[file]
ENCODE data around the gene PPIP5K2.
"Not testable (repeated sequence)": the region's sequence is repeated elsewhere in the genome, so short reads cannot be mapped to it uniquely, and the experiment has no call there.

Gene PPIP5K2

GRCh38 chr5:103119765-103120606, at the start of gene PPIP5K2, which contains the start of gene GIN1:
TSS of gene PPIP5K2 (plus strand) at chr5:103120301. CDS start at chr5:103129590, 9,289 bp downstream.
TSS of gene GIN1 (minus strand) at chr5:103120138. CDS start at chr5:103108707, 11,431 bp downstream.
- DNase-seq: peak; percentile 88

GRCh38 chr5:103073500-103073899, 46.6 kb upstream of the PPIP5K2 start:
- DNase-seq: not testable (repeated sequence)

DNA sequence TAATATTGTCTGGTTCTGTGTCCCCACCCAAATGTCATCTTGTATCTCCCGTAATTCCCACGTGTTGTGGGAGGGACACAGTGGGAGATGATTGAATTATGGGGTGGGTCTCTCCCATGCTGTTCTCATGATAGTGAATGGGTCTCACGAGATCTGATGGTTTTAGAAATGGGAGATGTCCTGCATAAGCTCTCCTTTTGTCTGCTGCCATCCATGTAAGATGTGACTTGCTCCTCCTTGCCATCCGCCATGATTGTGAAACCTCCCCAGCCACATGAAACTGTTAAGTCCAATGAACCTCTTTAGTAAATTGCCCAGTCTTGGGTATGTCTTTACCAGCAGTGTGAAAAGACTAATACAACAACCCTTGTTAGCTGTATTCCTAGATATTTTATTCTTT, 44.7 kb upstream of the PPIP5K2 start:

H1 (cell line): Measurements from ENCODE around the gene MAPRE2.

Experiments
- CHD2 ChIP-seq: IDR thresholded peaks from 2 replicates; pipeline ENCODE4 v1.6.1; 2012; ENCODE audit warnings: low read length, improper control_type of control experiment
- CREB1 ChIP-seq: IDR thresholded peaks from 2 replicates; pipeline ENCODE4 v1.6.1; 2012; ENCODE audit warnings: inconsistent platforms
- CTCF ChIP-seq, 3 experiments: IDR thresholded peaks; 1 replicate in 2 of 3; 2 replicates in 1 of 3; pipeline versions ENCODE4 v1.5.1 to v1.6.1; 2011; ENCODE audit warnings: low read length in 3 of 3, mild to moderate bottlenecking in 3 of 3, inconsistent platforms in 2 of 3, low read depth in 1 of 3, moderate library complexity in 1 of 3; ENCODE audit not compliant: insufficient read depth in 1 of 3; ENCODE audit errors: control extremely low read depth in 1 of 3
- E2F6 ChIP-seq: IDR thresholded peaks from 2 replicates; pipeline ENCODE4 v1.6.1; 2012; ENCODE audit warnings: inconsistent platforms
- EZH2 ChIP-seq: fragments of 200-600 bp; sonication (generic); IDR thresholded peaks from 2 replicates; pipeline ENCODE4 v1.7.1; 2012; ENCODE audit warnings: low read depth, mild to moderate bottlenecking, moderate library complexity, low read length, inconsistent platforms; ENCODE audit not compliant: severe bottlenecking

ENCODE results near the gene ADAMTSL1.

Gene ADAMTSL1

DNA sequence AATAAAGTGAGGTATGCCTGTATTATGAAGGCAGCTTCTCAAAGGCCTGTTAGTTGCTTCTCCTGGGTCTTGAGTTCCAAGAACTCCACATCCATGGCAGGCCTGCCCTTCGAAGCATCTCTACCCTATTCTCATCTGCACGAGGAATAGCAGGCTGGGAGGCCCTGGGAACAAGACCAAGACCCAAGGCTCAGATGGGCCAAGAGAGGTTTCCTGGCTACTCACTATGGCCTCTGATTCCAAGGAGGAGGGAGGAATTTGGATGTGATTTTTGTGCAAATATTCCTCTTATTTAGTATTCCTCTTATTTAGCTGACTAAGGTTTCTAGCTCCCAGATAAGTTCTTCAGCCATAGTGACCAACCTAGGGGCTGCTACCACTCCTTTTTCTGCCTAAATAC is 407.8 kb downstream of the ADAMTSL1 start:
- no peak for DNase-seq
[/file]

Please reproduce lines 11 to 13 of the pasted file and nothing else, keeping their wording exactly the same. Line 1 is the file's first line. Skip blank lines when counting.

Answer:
H1 (cell line): Measurements from ENCODE around the gene MAPRE2.

Experiments
- CHD2 ChIP-seq: IDR thresholded peaks from 2 replicates; pipeline ENCODE4 v1.6.1; 2012; ENCODE audit warnings: low read length, improper control_type of control experiment